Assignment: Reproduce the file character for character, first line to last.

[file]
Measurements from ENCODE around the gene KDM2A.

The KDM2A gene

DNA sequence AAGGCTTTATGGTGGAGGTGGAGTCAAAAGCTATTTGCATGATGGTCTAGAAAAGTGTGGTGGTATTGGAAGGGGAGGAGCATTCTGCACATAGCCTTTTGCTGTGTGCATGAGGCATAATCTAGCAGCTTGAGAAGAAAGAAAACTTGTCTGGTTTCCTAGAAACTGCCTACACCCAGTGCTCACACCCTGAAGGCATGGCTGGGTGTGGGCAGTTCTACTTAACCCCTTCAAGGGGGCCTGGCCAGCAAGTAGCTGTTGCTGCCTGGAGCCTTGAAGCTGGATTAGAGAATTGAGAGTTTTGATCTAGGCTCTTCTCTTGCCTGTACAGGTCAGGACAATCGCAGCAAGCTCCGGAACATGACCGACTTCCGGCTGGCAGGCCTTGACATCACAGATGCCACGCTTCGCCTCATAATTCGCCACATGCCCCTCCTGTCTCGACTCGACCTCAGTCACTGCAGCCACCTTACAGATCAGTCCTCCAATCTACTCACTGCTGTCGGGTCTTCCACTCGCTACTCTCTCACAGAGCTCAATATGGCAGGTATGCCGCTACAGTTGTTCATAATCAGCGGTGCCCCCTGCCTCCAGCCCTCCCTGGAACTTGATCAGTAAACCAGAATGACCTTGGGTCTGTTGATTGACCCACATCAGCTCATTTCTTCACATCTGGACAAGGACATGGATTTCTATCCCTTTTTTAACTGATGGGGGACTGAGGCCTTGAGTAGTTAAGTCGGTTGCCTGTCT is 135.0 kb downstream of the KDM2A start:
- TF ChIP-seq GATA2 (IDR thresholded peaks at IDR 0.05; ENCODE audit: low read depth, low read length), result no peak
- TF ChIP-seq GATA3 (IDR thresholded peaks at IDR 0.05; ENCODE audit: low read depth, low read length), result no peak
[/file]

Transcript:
Measurements from ENCODE around the gene KDM2A.

The KDM2A gene

DNA sequence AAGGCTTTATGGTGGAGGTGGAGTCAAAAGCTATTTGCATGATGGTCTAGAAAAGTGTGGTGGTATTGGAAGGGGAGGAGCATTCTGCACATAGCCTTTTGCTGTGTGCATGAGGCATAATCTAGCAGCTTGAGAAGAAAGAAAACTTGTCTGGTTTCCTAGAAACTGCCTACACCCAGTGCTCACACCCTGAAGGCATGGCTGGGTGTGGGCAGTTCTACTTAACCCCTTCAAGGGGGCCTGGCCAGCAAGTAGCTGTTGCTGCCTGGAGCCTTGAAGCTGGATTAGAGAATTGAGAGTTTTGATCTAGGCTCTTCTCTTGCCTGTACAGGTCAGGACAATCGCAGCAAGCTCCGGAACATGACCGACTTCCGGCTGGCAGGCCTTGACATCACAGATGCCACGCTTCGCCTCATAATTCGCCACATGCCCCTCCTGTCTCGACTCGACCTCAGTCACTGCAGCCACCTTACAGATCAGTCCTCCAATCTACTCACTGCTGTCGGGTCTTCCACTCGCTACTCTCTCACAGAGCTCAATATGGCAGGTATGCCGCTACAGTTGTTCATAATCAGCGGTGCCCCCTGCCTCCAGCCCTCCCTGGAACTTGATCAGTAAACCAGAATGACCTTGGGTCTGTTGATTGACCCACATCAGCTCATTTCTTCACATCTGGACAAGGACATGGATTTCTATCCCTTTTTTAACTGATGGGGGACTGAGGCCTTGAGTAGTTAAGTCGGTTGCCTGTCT is 135.0 kb downstream of the KDM2A start:
- TF ChIP-seq GATA2 (IDR thresholded peaks at IDR 0.05; ENCODE audit: low read depth, low read length), result no peak
- TF ChIP-seq GATA3 (IDR thresholded peaks at IDR 0.05; ENCODE audit: low read depth, low read length), result no peak